Fortunately, on January 28, 2010, from 11:00 a.m. to 2:30 p.m., the South Florida Chapter of the Council of Supply Chain Management Professionals (CSCMP), is hosting a seminar entitled “ISF 10+2 Reality Sinks In…What’s Next?”  To register or learn more about CSCMP, click on http://www.cscmp-sofl.org/events.shtml. The impressive panel includes customs brokers, importers, carriers, consultants, an attorney, and Richard DiNucci, Director, Secure Freight Initiative, CBP Headquarters.

As you should know, the ISF is filed via the Automated Broker Interface (ABI) or the Automated Manifest System (AMS), and it is always sent to the Automated Targeting System (ATS) for analysis and review by CBP officials.  Hence, it is obvious that CBP will use the ISF information to target, stop, and examine imported shipments.  Incorrectly or incompletely filing ISF will result in increased delays of imported shipments.  Moreover, CBP has announced that as of January 26, 2010, it will selectively penalize the more severely non-compliant importers, and will only more frequently issue such penalties over time.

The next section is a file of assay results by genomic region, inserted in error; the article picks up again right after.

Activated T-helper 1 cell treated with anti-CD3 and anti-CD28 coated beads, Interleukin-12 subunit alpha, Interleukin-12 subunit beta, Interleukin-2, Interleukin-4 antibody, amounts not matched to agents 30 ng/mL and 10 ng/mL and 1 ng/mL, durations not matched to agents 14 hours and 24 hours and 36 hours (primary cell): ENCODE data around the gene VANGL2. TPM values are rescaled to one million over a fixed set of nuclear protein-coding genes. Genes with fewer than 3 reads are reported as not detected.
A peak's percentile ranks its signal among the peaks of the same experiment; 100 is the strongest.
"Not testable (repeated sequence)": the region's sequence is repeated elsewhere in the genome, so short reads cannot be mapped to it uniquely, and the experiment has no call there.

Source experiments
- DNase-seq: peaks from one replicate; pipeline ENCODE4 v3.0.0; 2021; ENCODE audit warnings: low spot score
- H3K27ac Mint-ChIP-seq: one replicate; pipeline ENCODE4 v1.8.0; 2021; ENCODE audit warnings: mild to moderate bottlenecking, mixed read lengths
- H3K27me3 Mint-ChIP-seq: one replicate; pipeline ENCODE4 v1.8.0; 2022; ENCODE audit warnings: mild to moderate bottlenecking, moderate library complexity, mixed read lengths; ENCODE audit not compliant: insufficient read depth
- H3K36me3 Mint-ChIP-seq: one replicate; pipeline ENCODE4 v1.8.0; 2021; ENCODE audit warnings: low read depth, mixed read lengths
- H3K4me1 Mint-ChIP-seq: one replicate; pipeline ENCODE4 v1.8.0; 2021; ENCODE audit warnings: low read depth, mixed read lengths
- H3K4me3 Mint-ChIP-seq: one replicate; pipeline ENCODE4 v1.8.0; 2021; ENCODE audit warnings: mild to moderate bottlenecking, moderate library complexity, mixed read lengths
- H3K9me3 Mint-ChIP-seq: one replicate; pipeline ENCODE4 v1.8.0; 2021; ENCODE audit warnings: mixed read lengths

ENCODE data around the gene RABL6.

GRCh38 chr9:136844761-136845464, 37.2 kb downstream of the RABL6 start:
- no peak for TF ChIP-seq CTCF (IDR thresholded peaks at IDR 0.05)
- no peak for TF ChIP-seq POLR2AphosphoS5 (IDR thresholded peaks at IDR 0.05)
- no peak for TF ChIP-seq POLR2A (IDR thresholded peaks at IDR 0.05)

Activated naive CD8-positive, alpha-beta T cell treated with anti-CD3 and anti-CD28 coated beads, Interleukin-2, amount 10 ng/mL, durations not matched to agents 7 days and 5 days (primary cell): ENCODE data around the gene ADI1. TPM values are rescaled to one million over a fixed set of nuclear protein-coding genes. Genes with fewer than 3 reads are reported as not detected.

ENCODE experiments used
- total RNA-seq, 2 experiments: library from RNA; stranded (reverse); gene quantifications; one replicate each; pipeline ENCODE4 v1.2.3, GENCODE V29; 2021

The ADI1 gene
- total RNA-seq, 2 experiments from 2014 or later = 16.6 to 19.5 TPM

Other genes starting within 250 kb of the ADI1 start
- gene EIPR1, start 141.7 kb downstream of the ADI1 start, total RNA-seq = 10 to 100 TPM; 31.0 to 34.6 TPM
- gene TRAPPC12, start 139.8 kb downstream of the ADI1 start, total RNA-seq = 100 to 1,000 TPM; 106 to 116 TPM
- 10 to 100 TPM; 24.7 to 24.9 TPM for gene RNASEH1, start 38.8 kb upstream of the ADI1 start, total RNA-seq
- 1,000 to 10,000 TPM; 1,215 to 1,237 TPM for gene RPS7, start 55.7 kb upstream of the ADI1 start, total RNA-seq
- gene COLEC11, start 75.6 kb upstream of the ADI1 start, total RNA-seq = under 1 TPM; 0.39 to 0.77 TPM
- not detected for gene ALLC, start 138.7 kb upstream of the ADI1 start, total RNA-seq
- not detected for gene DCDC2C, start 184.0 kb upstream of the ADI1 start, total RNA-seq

On December 24, 2009, CBP amended the Interim Final Rule on November 25, 2008 entitled “Importer Security Filing and Additional Carrier Requirements.” See  http://edocket.access.gpo.gov/2009/E9-30570.htm.  The amended rule clarified the ISF Bond Terms for all importers.  Knowing all aspects of this important new rule is necessary for the international trade community.  Click http://www.cscmp-sofl.org/events.shtml to register.  To learn more about the South Florida Chapter of the CSCMP, please contact a member of the Board of Directors at http://www.cscmp-sofl.org/board.shtml.

Happy New Year to all.

CBPU.S.Customs

A Nightmare for an Importer: Being Accused of Fraud by U.S. Customs